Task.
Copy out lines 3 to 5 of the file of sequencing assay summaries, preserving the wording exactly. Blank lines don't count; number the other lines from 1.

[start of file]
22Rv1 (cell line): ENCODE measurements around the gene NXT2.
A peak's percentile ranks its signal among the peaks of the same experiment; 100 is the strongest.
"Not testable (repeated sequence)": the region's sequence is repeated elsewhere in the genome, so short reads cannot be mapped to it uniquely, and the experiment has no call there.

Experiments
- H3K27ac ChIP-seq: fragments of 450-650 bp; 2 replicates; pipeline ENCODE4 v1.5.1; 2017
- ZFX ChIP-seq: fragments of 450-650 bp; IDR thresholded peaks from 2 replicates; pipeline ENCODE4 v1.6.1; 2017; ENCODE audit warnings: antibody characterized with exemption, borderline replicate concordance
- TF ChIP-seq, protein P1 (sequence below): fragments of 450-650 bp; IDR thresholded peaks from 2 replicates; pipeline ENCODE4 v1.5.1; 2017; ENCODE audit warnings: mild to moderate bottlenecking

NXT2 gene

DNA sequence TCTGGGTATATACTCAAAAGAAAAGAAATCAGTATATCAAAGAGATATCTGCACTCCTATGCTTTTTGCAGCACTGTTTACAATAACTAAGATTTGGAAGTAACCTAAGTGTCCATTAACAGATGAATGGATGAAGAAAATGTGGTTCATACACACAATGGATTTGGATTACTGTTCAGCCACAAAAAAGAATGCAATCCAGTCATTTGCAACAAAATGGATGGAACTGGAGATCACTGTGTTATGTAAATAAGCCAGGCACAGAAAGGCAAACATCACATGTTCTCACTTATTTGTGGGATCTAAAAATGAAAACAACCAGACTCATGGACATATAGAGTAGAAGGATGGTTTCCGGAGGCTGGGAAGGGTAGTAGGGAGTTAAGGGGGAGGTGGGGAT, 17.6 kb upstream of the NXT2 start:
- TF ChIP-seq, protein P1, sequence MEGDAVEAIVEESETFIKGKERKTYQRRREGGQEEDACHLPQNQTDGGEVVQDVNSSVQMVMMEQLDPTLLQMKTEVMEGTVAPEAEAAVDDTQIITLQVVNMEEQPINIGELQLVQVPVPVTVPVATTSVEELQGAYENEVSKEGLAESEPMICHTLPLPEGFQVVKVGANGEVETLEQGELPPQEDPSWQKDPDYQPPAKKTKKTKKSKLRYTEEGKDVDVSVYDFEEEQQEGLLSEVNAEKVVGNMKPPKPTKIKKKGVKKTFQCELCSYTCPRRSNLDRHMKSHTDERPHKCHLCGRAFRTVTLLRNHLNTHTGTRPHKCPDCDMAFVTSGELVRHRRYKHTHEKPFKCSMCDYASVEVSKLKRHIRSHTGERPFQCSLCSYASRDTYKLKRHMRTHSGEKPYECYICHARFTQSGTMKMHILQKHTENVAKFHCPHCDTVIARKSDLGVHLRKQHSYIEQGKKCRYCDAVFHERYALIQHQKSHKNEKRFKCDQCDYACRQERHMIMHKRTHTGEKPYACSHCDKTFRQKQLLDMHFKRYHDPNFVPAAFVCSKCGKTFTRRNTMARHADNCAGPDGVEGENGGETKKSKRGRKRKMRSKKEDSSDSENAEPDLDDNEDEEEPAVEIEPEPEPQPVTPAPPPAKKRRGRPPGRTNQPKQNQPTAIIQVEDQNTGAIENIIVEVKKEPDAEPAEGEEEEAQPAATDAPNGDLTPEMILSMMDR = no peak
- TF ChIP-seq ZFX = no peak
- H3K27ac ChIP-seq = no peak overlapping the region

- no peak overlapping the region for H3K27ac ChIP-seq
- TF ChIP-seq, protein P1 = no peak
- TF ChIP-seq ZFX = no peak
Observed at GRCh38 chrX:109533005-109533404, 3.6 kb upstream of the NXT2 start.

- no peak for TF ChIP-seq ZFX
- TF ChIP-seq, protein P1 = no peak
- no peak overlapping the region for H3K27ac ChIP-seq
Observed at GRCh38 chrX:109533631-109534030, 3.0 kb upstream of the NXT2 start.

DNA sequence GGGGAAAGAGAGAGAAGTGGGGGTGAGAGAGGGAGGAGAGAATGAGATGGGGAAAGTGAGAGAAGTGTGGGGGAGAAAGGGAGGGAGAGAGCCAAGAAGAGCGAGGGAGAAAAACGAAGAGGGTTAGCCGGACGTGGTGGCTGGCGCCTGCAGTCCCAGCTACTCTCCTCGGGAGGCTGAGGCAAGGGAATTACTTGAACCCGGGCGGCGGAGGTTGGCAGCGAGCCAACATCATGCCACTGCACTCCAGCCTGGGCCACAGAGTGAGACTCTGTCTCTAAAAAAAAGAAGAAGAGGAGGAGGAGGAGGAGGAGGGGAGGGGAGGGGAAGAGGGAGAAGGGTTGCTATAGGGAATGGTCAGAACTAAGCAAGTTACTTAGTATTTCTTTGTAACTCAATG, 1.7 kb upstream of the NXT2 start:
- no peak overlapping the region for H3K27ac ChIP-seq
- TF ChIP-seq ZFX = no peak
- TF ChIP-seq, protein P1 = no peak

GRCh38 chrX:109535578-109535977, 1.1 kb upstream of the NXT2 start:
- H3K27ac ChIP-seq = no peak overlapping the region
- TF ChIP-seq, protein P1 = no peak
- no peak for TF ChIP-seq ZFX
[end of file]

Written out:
"Not testable (repeated sequence)": the region's sequence is repeated elsewhere in the genome, so short reads cannot be mapped to it uniquely, and the experiment has no call there.

Experiments
- H3K27ac ChIP-seq: fragments of 450-650 bp; 2 replicates; pipeline ENCODE4 v1.5.1; 2017